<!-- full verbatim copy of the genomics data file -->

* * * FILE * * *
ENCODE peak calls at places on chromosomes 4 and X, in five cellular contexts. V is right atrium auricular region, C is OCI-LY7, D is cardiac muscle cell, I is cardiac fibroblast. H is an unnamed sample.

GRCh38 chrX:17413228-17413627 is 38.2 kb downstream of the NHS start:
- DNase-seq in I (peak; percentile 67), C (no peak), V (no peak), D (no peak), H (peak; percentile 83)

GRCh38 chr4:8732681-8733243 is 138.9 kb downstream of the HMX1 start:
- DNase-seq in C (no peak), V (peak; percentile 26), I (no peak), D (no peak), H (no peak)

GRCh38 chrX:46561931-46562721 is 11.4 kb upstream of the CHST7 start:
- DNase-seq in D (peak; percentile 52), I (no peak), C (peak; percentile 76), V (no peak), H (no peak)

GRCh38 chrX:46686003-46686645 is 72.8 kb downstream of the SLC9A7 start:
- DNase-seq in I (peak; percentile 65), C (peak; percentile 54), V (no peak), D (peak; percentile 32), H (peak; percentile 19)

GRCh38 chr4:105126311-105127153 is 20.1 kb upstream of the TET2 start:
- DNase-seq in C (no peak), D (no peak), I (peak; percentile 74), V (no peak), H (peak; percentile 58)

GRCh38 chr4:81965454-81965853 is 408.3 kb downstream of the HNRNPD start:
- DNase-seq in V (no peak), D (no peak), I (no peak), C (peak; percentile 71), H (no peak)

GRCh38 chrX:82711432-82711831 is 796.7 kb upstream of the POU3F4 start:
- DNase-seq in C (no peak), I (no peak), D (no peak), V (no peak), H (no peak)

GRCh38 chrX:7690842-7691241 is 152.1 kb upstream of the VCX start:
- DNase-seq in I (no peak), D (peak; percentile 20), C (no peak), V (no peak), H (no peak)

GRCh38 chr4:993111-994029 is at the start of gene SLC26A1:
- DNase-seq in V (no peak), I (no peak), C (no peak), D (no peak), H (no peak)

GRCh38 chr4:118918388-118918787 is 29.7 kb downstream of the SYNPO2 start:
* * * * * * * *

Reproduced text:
ENCODE peak calls at places on chromosomes 4 and X, in five cellular contexts. V is right atrium auricular region, C is OCI-LY7, D is cardiac muscle cell, I is cardiac fibroblast. H is an unnamed sample.

GRCh38 chrX:17413228-17413627 is 38.2 kb downstream of the NHS start:
- DNase-seq in I (peak; percentile 67), C (no peak), V (no peak), D (no peak), H (peak; percentile 83)

GRCh38 chr4:8732681-8733243 is 138.9 kb downstream of the HMX1 start:
- DNase-seq in C (no peak), V (peak; percentile 26), I (no peak), D (no peak), H (no peak)

GRCh38 chrX:46561931-46562721 is 11.4 kb upstream of the CHST7 start:
- DNase-seq in D (peak; percentile 52), I (no peak), C (peak; percentile 76), V (no peak), H (no peak)

GRCh38 chrX:46686003-46686645 is 72.8 kb downstream of the SLC9A7 start:
- DNase-seq in I (peak; percentile 65), C (peak; percentile 54), V (no peak), D (peak; percentile 32), H (peak; percentile 19)

GRCh38 chr4:105126311-105127153 is 20.1 kb upstream of the TET2 start:
- DNase-seq in C (no peak), D (no peak), I (peak; percentile 74), V (no peak), H (peak; percentile 58)

GRCh38 chr4:81965454-81965853 is 408.3 kb downstream of the HNRNPD start:
- DNase-seq in V (no peak), D (no peak), I (no peak), C (peak; percentile 71), H (no peak)

GRCh38 chrX:82711432-82711831 is 796.7 kb upstream of the POU3F4 start:
- DNase-seq in C (no peak), I (no peak), D (no peak), V (no peak), H (no peak)

GRCh38 chrX:7690842-7691241 is 152.1 kb upstream of the VCX start:
- DNase-seq in I (no peak), D (peak; percentile 20), C (no peak), V (no peak), H (no peak)

GRCh38 chr4:993111-994029 is at the start of gene SLC26A1:
- DNase-seq in V (no peak), I (no peak), C (no peak), D (no peak), H (no peak)

GRCh38 chr4:118918388-118918787 is 29.7 kb downstream of the SYNPO2 start: